English learners can now practice speaking on Search
Learning a language can open up new opportunities in a person’s life. It can help people connect with those from different cultures, travel the world, and advance their career. English alone is estimated to have 1.5 billion learners worldwide. Yet proficiency in a new language is difficult to achieve, and many learners cite a lack of opportunity to practice speaking actively and receiving actionable feedback as a barrier to learning. We are excited to announce a new feature of Google Search that helps people practice speaking and improve their language skills. Within the next few days, Android users in Argentina, Colombia, India (Hindi), Indonesia, Mexico, and Venezuela can get even more language support from Google through interactive speaking practice in English — expanding to more countries and languages in the future. Google Search is already a valuable tool for language learners, providing translations, definitions, and other resources to improve vocabulary. Now, learners translating to or from English on their Android phones will find a new English speaking practice experience with personalized feedback.
Learners are presented with real-life prompts and then form their own spoken answers using a provided vocabulary word. They engage in practice sessions of 3-5 minutes, getting personalized feedback and the option to sign up for daily reminders to keep practicing. With only a smartphone and some quality time, learners can practice at their own pace, anytime, anywhere.
Activities with personalized feedback, to supplement existing learning tools Designed to be used alongside other learning services and resources, like personal tutoring, mobile apps, and classes, the new speaking practice feature on Google Search is another tool to assist learners on their journey. We have partnered with linguists, teachers, and ESL/EFL pedagogical experts to create a speaking practice experience that is effective and motivating. Learners practice vocabulary in authentic contexts, and material is repeated over dynamic intervals to increase retention — approaches that are known to be effective in helping learners become confident speakers. As one partner of ours shared: "Speaking in a given context is a skill that language learners often lack the opportunity to practice. Therefore this tool is very useful to complement classes and other resources." - Judit Kormos, Professor, Lancaster University We are also excited to be working with several language learning partners to surface content they are helping create and to connect them with learners around the world. We look forward to expanding this program further and working with any interested partner.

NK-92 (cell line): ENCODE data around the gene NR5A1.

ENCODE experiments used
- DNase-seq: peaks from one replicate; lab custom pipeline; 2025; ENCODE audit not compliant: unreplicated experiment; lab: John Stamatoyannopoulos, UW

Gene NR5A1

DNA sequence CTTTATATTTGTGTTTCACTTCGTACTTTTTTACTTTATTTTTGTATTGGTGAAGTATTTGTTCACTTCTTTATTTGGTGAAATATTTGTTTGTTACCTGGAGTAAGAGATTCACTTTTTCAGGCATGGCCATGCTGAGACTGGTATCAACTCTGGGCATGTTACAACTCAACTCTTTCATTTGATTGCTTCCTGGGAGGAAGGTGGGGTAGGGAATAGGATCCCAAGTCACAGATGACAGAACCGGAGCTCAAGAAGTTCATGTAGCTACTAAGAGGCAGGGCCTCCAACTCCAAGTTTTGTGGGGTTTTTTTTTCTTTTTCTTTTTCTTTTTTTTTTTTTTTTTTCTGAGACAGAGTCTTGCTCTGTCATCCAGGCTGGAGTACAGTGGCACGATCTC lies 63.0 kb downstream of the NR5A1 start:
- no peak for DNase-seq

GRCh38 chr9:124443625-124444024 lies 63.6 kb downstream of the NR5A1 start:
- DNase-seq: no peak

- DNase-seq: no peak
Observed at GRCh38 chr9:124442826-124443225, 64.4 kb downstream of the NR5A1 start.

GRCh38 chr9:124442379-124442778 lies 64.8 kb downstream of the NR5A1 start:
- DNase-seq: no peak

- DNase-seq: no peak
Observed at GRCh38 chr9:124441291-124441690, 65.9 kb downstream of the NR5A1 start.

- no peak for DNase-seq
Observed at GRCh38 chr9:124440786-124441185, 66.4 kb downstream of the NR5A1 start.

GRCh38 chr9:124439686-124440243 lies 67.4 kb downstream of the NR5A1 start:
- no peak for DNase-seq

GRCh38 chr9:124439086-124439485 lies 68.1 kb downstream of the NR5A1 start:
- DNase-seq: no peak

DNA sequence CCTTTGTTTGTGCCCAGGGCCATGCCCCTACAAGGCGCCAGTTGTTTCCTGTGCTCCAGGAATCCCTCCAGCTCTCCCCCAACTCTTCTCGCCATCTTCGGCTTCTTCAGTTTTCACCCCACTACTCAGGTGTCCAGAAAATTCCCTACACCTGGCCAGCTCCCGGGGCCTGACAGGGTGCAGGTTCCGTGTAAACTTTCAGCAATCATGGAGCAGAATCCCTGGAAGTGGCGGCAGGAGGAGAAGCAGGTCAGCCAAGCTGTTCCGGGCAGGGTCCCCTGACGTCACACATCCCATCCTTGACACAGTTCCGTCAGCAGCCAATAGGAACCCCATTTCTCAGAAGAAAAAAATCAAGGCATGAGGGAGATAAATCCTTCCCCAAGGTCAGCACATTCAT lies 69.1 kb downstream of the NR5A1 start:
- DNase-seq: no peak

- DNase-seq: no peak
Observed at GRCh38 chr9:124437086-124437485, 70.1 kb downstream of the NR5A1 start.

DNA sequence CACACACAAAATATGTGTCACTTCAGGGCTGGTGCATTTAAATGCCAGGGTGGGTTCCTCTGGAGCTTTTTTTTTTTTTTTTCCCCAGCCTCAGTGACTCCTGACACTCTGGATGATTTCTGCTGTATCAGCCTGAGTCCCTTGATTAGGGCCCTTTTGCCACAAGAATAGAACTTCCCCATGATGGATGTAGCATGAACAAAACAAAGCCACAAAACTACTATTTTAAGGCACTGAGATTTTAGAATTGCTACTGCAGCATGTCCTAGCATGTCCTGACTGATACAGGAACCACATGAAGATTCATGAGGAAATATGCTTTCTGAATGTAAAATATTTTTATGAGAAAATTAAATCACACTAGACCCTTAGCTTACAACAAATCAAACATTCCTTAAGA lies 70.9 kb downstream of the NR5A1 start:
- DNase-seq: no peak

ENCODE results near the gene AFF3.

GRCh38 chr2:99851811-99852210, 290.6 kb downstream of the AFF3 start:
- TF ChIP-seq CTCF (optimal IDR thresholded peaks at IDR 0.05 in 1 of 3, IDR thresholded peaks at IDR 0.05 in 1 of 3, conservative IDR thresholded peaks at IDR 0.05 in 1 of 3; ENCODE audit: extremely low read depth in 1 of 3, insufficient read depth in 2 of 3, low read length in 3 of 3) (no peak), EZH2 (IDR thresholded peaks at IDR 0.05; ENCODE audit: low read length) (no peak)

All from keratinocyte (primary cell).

Personalized real-time feedback Every learner is different, so delivering personalized feedback in real time is a key part of effective practice. Responses are analyzed to provide helpful, real-time suggestions and corrections. The system gives semantic feedback, indicating whether their response was relevant to the question and may be understood by a conversation partner. Grammar feedback provides insights into possible grammatical improvements, and a set of example answers at varying levels of language complexity give concrete suggestions for alternative ways to respond in this context.
Contextual translation Among the several new technologies we developed, contextual translation provides the ability to translate individual words and phrases in context. During practice sessions, learners can tap on any word they don’t understand to see the translation of that word considering its context.
This is a difficult technical task, since individual words in isolation often have multiple alternative meanings, and multiple words can form clusters of meaning that need to be translated in unison. Our novel approach translates the entire sentence, then estimates how the words in the original and the translated text relate to each other. This is commonly known as the word alignment problem.
The key technology piece that enables this functionality is a novel deep learning model developed in collaboration with the Google Translate team, called Deep Aligner. The basic idea is to take a multilingual language model trained on hundreds of languages, then fine-tune a novel alignment model on a set of word alignment examples (see the figure above for an example) provided by human experts, for several language pairs. From this, the single model can then accurately align any language pair, reaching state-of-the-art alignment error rate (AER, a metric to measure the quality of word alignments, where lower is better). This single new model has led to dramatic improvements in alignment quality across all tested language pairs, reducing average AER from 25% to 5% compared to alignment approaches based on Hidden Markov models (HMMs).
Semantic analysis A primary goal of conversation is to communicate one’s intent clearly. Thus, we designed a feature that visually communicates to the learner whether their response was relevant to the context and would be understood by a partner. This is a difficult technical problem, since early language learners’ spoken responses can be syntactically unconventional. We had to carefully balance this technology to focus on the clarity of intent rather than correctness of syntax.
ML-assisted content development Our available practice activities present a mix of human-expert created content, and content that was created with AI assistance and human review. This includes speaking prompts, focus words, as well as sets of example answers that showcase meaningful and contextual responses.
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